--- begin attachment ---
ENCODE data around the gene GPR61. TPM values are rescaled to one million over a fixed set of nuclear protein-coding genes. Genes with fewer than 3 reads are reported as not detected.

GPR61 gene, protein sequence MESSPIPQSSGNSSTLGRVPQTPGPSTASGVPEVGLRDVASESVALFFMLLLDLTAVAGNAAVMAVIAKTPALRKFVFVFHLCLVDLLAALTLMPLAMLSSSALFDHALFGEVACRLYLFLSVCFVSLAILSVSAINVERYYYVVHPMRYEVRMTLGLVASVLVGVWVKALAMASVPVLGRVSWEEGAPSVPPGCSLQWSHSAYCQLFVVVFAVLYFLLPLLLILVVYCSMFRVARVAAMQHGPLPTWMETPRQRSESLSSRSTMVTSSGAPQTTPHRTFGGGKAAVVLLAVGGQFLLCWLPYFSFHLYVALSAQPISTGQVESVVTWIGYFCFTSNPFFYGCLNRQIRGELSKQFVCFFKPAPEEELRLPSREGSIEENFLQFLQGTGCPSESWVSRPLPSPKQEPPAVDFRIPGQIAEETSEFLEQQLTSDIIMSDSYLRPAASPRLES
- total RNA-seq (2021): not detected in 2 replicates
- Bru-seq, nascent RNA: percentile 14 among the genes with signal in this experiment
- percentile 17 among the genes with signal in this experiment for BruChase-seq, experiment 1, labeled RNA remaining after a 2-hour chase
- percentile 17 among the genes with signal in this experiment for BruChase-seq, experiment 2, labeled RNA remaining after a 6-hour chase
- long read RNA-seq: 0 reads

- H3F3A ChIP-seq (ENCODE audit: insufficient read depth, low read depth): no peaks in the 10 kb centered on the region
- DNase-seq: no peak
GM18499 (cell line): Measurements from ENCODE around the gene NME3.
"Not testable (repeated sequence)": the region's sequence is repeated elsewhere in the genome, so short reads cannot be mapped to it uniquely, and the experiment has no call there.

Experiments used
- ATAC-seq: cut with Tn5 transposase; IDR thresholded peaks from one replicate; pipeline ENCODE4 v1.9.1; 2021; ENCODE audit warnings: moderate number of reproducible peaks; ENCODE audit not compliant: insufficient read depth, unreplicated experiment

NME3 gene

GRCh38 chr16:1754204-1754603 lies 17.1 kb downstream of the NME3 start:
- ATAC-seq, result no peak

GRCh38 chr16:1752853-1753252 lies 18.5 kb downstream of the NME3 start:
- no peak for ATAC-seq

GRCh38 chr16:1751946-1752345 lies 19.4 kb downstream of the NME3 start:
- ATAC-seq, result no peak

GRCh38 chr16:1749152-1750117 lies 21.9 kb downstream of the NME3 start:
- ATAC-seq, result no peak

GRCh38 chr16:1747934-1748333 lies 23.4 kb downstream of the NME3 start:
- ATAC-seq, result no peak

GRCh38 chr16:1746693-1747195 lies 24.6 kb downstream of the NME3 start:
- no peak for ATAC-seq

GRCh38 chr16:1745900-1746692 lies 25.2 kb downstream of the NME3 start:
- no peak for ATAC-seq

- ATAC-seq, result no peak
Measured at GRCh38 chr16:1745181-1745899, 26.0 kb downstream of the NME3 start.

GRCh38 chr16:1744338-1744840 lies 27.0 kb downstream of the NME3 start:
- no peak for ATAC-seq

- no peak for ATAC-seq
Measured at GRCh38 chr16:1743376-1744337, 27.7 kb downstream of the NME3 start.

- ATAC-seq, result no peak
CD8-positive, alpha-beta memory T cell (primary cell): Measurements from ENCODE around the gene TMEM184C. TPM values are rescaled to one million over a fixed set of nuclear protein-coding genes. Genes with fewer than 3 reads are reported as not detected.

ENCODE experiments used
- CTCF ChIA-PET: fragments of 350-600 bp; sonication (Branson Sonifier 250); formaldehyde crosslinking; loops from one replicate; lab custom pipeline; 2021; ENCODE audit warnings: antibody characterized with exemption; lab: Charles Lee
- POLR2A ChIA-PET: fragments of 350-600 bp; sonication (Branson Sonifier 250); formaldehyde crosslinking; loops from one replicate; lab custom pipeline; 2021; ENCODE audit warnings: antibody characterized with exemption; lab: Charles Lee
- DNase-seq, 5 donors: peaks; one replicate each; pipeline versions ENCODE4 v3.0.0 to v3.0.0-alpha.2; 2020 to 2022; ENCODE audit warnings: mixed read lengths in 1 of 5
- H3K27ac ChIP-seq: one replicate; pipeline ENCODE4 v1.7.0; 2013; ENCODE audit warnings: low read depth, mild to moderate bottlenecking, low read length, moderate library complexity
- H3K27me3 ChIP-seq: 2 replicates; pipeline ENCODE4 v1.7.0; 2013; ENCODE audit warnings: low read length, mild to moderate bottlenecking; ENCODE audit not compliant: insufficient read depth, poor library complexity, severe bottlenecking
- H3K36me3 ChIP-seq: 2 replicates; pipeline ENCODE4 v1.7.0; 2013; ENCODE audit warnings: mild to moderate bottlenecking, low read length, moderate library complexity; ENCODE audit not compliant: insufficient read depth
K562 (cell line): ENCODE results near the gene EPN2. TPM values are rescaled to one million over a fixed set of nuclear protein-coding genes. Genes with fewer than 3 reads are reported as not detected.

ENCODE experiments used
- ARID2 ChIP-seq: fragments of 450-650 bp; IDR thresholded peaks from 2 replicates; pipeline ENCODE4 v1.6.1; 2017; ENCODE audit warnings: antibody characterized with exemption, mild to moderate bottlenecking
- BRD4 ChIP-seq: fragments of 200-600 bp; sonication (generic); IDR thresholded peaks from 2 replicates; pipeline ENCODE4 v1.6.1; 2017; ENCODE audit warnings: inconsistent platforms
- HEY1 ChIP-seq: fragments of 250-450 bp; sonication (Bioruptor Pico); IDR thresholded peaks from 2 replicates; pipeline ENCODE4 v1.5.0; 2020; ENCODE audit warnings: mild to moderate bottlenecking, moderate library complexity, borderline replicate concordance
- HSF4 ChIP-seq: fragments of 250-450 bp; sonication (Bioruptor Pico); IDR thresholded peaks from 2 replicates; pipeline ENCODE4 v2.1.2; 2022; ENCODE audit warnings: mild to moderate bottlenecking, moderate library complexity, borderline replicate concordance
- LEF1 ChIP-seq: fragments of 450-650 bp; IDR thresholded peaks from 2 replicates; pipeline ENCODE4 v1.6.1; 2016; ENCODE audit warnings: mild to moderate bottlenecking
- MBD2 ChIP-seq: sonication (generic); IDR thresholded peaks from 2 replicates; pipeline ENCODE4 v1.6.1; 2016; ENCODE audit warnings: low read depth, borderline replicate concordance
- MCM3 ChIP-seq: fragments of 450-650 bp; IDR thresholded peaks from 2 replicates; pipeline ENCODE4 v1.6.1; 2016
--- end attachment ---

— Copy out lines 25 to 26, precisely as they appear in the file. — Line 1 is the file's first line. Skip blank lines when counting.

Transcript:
GRCh38 chr16:1746693-1747195 lies 24.6 kb downstream of the NME3 start:
- no peak for ATAC-seq